Sunday, June 19, 2011

A Reading Dad

From my point of view, there's no more important way to encourage literacy in your kiddos than to model that behavior yourself. Kidlit blogger Jen Robinson of Jen Robinson's Book Page writes frequently and persuasively about the ways we can bolster literacy and the love of reading in little ones. In this post from 2008, she mentions modeling that behavior ourselves, and the importance of doing so especially for fathers. Jen says, "If the only people boys ever see reading are their mothers and their female teachers, it's very easy for those boys to absorb the message that reading is a feminine activity. But if even some of the time your son sees his father reading instead of watching television, that message goes a long way."

Another blog I love, Read Aloud Dad, not only hails the benefits of reading aloud, but also encourages dads to find ways to encourage their boys to read, especially. Not to slight girls, but let's be honest here: there does appear to be a cultural bias toward reading as a somehow "girlie" pastime (about which I strenuously object). Read Aloud Dad did a great interview with Pam Allyn (read the whole thing here) where she makes the case for meeting boys where they are, and reading what they want to read -- and especially reading it with them. So, not only do kids need to see us read, they need to hear it and be surrounded by it, in an environment that establishes the importance of reading in everyday life, not just for school or because we have to.

As a mom I feel particularly blessed to have a husband who values literacy just as much as I do. But for his love of comic books, we may never have met in the first place, and so that common ground has formed a basis on which our relationship has been built. And before Sprout joined our family, we talked a whole lot about reading, and how important it is to both of us that our little man be exposed to concepts, ideas, thoughts, mindsets far beyond the reaches of our little burg -- realms he can only find between the covers of books.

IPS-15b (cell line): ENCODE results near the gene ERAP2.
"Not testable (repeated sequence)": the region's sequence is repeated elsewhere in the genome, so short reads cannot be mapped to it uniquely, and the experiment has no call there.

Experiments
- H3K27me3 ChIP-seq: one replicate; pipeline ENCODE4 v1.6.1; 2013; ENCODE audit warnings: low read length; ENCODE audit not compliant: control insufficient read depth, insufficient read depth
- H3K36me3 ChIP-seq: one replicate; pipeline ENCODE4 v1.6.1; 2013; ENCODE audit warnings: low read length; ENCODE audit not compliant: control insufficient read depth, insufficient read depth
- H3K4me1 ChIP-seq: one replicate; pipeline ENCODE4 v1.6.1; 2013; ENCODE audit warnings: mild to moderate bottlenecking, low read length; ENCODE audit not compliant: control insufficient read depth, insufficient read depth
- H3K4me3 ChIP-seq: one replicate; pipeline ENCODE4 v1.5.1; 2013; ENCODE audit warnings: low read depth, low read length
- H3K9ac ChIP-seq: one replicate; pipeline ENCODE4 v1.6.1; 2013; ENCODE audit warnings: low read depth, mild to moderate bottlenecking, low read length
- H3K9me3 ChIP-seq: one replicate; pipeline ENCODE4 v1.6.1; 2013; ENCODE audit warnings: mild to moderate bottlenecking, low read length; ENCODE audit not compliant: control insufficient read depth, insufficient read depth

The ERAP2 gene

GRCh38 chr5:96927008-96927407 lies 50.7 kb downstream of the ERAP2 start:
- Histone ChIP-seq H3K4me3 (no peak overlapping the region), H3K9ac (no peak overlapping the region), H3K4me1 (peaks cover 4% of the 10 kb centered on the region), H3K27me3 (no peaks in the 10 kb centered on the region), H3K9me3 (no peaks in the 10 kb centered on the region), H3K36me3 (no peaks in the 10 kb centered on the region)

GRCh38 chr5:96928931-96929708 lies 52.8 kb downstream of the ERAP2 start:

In Sprout's early days home, a major component of the bonding between father and son came about at bedtime, when Jake would hold him with a bottle and read to him. Mr. Brown Can Moo, Mike Mulligan and His Steam Shovel, Harry the Dirty Dog, Pajama Time. Some classics, some newer titles, most of which likely made zero sense to a one-year-old who'd never heard English before. But now those books stand out as some of Sprout's favorites, and the ones he goes back to again and again. And although both Mama and Daddy read to Sprout whenever he wants us to -- seriously, it's a drop-everything-and-do-it-now activity -- there are some titles that no one does just like Daddy. I mean, Mama tries her best, but she can't top Daddy's exuberance and suspenseful build-up for A Monster At the End of This Book. Not even close.

On this Father's Day, we'll be celebrating with family and spending time riding bikes and playing trains. But when bedtime rolls around, you know just where to find us -- all together, in one place, with our books.

1 comment:

Robin said...

Yay for reading dads! :)